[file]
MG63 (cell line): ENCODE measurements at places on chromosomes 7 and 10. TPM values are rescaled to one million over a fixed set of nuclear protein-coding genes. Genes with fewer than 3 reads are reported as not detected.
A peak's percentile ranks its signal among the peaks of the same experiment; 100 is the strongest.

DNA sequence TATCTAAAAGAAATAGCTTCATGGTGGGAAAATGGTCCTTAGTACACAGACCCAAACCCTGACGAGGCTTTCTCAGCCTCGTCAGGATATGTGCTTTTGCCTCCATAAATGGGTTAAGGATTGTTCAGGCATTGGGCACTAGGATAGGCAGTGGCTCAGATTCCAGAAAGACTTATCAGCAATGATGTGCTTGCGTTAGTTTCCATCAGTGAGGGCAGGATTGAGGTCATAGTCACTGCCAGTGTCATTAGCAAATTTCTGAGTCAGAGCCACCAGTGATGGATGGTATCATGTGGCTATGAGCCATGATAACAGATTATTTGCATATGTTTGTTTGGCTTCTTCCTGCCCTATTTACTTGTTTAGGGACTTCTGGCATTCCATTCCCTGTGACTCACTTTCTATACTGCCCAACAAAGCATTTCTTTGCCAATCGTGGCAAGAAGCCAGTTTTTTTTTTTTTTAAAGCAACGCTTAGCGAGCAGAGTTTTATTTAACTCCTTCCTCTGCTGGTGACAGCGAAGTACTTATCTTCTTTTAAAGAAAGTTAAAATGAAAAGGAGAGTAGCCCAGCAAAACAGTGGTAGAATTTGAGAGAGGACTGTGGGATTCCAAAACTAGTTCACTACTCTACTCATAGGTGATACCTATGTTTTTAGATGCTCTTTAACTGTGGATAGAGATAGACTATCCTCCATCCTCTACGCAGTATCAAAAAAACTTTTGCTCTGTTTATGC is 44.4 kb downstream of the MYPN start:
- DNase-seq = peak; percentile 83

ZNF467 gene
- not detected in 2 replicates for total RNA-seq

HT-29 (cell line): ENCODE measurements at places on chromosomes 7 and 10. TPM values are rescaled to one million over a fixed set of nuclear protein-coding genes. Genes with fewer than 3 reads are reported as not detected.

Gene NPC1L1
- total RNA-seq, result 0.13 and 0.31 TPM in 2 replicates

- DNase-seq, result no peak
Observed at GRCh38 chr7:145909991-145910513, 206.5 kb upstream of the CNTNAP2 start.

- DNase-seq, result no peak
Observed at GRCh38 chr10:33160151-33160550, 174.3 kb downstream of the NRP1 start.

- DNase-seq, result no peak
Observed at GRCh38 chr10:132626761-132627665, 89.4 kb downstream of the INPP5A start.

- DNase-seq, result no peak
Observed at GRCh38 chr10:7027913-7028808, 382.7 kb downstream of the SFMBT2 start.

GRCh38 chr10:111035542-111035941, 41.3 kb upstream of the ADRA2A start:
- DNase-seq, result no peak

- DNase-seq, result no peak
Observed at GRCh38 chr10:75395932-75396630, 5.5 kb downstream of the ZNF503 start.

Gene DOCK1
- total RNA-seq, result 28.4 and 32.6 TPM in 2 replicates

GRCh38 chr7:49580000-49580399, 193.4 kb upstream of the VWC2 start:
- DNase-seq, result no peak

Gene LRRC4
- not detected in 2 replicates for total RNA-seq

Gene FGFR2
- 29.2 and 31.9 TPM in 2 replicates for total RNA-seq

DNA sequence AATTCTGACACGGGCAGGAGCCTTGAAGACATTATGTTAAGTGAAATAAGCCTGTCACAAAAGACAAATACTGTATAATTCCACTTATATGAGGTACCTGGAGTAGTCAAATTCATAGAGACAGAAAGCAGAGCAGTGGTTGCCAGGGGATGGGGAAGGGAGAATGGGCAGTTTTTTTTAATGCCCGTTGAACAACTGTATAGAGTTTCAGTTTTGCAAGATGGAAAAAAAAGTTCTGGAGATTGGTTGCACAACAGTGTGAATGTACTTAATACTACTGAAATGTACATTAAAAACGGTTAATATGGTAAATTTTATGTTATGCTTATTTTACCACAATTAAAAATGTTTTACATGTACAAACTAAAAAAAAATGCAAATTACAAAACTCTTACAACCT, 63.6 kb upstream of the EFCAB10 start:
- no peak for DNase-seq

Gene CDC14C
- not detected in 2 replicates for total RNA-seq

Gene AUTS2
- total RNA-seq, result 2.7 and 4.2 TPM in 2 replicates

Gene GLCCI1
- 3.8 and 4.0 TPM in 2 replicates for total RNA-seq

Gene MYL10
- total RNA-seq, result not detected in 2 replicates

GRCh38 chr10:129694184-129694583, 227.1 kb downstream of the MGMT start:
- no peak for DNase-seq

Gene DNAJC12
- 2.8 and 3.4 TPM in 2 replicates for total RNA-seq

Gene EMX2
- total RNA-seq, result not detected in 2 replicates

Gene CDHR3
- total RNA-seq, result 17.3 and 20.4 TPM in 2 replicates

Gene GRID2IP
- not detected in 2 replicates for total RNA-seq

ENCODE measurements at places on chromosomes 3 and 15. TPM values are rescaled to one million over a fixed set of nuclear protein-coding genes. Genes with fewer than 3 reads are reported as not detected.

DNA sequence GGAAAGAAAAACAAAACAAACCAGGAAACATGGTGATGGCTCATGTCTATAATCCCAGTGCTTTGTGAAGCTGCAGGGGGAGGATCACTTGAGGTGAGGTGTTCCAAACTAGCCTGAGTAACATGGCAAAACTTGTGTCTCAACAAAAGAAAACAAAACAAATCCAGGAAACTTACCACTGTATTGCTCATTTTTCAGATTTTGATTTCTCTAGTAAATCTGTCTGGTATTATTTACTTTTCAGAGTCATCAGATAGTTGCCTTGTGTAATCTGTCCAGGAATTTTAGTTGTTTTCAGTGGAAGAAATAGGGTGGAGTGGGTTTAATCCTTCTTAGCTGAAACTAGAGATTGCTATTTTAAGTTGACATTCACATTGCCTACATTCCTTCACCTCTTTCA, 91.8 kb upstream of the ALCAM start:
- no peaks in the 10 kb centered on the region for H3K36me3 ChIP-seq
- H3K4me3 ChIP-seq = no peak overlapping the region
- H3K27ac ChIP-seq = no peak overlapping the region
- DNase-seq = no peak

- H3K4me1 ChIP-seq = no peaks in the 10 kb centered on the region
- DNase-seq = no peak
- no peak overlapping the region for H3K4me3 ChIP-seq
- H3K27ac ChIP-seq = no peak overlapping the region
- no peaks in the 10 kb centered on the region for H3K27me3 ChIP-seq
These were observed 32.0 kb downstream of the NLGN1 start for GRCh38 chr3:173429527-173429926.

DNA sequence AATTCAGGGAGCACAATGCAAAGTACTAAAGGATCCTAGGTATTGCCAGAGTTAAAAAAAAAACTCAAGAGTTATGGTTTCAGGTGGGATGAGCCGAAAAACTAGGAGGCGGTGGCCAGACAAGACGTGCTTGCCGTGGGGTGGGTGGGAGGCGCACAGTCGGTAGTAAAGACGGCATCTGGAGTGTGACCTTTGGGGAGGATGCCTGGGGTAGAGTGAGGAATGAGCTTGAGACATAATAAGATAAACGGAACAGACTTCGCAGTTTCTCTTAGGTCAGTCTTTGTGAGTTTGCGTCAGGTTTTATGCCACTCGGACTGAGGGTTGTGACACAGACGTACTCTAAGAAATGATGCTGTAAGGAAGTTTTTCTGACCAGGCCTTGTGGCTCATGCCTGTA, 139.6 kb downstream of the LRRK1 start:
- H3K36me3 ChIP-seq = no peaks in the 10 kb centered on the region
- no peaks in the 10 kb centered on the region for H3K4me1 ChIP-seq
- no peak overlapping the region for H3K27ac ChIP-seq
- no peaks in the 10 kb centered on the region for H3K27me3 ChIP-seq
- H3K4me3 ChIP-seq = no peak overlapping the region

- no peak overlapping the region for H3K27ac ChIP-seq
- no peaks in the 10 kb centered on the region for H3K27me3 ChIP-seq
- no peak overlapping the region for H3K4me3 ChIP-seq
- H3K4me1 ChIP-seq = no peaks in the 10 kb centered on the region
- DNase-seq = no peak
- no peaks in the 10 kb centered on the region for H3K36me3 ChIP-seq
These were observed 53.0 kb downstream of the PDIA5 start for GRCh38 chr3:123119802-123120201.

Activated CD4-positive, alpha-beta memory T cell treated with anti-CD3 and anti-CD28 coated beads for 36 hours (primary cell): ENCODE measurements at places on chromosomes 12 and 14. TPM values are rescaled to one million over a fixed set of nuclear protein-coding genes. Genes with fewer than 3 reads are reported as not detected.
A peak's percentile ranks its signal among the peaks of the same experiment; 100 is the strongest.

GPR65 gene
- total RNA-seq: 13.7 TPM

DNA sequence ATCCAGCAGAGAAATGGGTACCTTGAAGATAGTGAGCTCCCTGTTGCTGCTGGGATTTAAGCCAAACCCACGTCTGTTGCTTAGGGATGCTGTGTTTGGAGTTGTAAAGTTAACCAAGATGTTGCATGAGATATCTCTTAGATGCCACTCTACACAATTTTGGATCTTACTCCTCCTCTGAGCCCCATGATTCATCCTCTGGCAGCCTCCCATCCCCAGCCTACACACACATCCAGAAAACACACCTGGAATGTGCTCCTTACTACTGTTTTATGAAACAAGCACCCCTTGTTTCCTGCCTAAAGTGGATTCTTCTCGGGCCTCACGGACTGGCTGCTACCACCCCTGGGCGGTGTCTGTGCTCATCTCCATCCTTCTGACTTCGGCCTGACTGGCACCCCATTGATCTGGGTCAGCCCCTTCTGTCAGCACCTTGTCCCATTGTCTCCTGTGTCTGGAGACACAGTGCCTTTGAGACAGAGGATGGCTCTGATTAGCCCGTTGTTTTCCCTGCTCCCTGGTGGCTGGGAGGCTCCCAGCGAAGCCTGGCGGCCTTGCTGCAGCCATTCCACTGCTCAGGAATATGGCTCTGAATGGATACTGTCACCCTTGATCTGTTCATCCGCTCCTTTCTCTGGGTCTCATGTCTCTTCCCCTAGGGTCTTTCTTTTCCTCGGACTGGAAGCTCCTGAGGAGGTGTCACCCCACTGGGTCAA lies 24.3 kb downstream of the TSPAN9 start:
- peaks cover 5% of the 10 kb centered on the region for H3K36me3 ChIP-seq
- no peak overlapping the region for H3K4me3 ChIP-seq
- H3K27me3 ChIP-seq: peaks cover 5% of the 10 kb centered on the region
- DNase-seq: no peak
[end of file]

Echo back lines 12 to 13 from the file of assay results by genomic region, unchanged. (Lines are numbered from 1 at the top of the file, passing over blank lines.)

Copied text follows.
- DNase-seq, result no peak
Observed at GRCh38 chr10:33160151-33160550, 174.3 kb downstream of the NRP1 start.